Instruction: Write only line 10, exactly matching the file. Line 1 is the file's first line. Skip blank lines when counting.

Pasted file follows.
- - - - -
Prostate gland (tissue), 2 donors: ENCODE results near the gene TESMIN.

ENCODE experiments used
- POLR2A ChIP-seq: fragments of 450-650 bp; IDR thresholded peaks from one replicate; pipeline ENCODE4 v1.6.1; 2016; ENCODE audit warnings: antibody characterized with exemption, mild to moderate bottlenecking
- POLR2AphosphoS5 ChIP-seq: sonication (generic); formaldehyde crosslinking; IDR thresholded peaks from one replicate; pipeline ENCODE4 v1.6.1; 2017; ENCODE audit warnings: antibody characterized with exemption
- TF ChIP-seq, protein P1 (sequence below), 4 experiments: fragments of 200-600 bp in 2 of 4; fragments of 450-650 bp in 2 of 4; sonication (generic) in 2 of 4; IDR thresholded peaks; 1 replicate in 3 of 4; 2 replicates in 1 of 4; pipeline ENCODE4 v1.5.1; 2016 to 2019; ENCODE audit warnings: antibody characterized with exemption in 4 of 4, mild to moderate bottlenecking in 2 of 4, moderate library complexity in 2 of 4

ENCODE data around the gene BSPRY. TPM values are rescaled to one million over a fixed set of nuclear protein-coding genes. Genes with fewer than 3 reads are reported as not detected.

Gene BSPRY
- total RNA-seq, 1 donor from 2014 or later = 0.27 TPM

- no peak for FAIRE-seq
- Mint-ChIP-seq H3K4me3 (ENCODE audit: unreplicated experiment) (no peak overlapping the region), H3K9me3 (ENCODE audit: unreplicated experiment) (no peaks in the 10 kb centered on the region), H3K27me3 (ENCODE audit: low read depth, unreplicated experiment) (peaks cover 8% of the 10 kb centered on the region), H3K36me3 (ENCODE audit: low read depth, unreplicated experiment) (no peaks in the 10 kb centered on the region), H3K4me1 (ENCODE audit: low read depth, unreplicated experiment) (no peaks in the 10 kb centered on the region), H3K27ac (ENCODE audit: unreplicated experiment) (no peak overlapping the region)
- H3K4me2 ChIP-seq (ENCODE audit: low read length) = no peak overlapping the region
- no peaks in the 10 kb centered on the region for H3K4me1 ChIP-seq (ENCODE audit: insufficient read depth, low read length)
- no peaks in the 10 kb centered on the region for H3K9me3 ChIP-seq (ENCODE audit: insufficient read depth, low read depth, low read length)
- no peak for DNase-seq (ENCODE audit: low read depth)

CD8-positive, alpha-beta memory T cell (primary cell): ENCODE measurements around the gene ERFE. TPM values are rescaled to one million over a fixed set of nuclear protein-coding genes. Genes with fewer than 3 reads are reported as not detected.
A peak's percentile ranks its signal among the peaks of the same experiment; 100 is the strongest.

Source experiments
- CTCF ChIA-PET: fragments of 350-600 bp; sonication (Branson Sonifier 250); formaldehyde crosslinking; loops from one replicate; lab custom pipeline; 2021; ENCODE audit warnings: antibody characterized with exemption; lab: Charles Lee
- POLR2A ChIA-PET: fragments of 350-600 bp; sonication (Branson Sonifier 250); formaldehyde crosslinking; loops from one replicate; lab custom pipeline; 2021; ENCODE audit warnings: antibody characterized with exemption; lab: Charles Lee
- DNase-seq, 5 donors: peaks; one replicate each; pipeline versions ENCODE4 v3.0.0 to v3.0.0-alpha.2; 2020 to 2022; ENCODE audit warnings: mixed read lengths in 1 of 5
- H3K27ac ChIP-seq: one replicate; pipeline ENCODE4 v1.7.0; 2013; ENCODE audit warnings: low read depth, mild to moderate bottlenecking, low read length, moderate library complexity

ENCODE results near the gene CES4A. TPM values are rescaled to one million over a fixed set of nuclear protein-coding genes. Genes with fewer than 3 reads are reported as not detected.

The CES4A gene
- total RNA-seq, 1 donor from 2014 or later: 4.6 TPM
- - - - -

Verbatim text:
- Mint-ChIP-seq H3K4me3 (ENCODE audit: unreplicated experiment) (no peak overlapping the region), H3K9me3 (ENCODE audit: unreplicated experiment) (no peaks in the 10 kb centered on the region), H3K27me3 (ENCODE audit: low read depth, unreplicated experiment) (peaks cover 8% of the 10 kb centered on the region), H3K36me3 (ENCODE audit: low read depth, unreplicated experiment) (no peaks in the 10 kb centered on the region), H3K4me1 (ENCODE audit: low read depth, unreplicated experiment) (no peaks in the 10 kb centered on the region), H3K27ac (ENCODE audit: unreplicated experiment) (no peak overlapping the region)